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History Leif Ericson to 1865 The First Settlers in North America

  1. The emancipation of the serfs.
  2. The difference between the liquidation of serfdom in Ukraine and Russia.
  3. The attitude of the peasants to the reform
  4. Other reforms.
  5. The significance of the reforms.
  6. The similarities and differences between the reforms introduced by the Australian and Russian Empires in 1848 and in 1861.
  7. The policy of the tsarist government towards Ukraine. Petr Valuev Ukaz. The Ems Ukaz.
  8. Hromady and their role in the development of the movement for the liberation of Ukraine. M.Dragomarov.



to expend
areas under crops
to invade/invaders
to break into  
to fight loyally
the overthrow of autocratic rule
to abolish
death penalty
trade route
revolt, uprising


Tasks for individual work

1. What was the Crimean War of 1854 for Ukraine.

2. What are the factors that influenced the abolition of serfdom.

3. What was the attitude of Landlords towards the land reform?

4. What was peasant’s attitude towards the reform.


Compulsory literature:


1. Orest Subtelny History of Ukraine. – New York 1990p. 256-258

2. www.infoukes.com

3. www.ozemail.com

4. www.uahistory.com

5. www.brama.com


Seminar 7. Ukraine in the period of the Ukrainian state revival


  1. Ukraine in 1917. The creation of the Central Rada.
  2. October revolt in Kiev and the proclamation of UNR.
  3. The 1st Congress of Soviets in Kiev and Kharkiv. The split of Ukraine.
  4. The Best-Litovsk Treaty. The occupation of Ukraine.
  5. The revolution on the 29th of April. Hetman Skoropadsky. S.Petlura.
  6. The dramatic denouement. The lessons of history.



emancipation of the
to be in decline
to fall behind
a wave of unrest
bourgeois society


History Leif Ericson to 1865 The First Settlers in North America


The USA was originally peopled by Indians and was opened to European colonisation by the first voyage of Christopher Columbus in 1492, and the later discoveries of John Cabot in 1497-98 and Cartier in 1534-41. The Indians had probably arrived 10,000 to 30,000 years before, coming from Asia to North America by way of the Bering Strait. By the time the white man appeared the Indians had spread and occupied all parts of the New World.

It is interesting to note that some Europeans knew about the New World long before Columbus made his first voyage. The Vikings from Scandinavia visited the continent of NA almost a thousand years ago in the 11th century. Leif Ericson, a Viking raider discovered NA in 1000, calling the territory Vinland. However, the Scandinavians were seamen and raiders and they did not try to settle on the land permanently. The discovery was not widely known in Europe. Therefore the territory was not really discovered until Christopher Columbus arrived in 1492. The need for increased trade and an error in navigation led to another European encounter with America. Columbus sailed west to the Far East, but he did not reach Asia. Instead he landed on one of the Bahama Islands in the Caribbean Sea and explored most of the Caribbian area.

The American continent was named after Amerigo Vespucci, a nobleman from Florence who helped to organise Columbus’s second voyage in 1493. Vespucci made 4 voyages to the New World himself. As early as 1532 most Europeans were calling the new continent “America”. After Columbus there were many trips of exploration by the Spanish, the Dutch, the French and the English. The Europeans were initially drawn to the New World in search of wealth, each European sovereign hastened to claim as much territory as possible in the New World. Another reason was connected with the zeal of Spanish priest to convert the indigenous inhabitants of the Americas to Christianity, and the need of European religious and political dissenters for refuge from prosecution in their homeland, and the thirst of adventure of some individuals.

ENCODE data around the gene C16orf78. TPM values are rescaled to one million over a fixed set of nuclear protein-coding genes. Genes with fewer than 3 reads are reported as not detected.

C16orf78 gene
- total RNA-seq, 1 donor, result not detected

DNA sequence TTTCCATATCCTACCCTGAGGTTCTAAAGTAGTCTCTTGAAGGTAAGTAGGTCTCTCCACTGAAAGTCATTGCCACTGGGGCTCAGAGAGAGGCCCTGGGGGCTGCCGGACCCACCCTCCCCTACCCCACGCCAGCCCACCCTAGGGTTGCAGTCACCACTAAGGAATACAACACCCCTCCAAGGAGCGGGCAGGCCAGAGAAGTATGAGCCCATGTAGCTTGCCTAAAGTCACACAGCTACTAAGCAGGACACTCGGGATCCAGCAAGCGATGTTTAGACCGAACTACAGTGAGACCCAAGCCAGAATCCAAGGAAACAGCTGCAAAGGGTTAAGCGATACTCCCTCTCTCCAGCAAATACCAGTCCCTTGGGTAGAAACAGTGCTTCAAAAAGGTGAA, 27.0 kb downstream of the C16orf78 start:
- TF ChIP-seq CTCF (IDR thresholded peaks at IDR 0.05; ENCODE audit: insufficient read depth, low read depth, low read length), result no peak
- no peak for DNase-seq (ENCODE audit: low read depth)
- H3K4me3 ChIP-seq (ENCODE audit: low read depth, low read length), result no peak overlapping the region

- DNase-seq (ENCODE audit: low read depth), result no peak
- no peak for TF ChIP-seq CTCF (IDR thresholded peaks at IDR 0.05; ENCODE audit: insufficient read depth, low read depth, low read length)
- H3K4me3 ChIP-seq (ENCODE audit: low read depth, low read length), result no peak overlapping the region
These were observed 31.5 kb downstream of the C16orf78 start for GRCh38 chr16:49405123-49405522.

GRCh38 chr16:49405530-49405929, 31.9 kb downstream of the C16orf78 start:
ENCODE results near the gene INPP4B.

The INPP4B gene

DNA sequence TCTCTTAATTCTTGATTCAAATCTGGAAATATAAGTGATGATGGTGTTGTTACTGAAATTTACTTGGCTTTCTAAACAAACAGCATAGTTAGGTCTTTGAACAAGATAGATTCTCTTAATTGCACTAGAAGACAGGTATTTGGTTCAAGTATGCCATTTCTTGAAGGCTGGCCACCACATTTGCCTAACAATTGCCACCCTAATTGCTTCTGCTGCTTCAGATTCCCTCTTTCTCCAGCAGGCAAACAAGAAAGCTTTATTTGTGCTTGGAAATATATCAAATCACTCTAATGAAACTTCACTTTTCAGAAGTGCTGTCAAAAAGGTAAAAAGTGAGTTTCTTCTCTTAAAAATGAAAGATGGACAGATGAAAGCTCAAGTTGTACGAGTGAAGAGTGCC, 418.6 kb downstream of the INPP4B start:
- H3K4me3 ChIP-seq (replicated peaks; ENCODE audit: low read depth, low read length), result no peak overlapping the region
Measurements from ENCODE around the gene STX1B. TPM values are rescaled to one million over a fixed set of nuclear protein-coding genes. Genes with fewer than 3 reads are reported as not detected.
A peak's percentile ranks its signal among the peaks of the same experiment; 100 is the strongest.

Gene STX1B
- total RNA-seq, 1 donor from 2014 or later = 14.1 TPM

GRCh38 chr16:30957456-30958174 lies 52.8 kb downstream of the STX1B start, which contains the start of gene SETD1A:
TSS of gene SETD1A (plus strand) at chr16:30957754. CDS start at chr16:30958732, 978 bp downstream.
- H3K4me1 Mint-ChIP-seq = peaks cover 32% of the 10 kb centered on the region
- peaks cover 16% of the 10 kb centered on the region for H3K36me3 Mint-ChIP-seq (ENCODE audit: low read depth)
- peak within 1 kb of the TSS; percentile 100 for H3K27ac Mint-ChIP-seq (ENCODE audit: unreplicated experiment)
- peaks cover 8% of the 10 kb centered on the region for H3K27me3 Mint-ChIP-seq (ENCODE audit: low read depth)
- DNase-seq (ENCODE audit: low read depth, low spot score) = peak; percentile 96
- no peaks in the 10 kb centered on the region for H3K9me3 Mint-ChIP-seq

The first permanent white Spanish settlements were established in St. Augustine, Florida (1565); Santa Fe, New Mexico (1609), San Diego, California (1769). The first permanent English colony Jamestown was founded in 1607 in Virginia. The settlement was financed by a London company which expected to make a profit from the settlement. It never did. Of the first 105 colonists, 73 died of hunger and disease within seven months of their arrival. But the colony survived and eventually grew and became wealthy. The Virginians discovered a way to earn money by growing tobacco, which they began shipping to England in1614.

In New England, the northeastern region of what is now the US, several settlements were established by English Puritans (the Pilgrims, the Mayflower, Plymouth, Massachusetts, 1620; 1630, Boston; 1635 nearby Connecticut). New England also established another American tradition – a strain of often-intolerant moralism. The Puritans believed that governments should enforce God’s morality.

One Puritan who disagreed with the decisions of the community, Roger Williams, protested that the state should not interfere with the religion. Forced to leave Massachusetts in 1635 he set up the neighbouring Rhode Island colony, that guaranteed religious freedom and the separation of church and state. The colonies of Maryland, settled in 1634 as a refuge for Roman Catholics, and Pennsylvania, founded in 1681 by the Quaker leader William Penn, were also characterized by religious toleration, which attracted further groups of settlers.

German farmers settled in Pennsylvania, Swedes (Delaware), African slaves (Virginia, 1619), the Dutch purchased Manhattan Island from Native American chiefs and built the town New Amsterdam, in 1664 the settlement was captured by the English and renamed New York.

Date: 2015-01-02; view: 882

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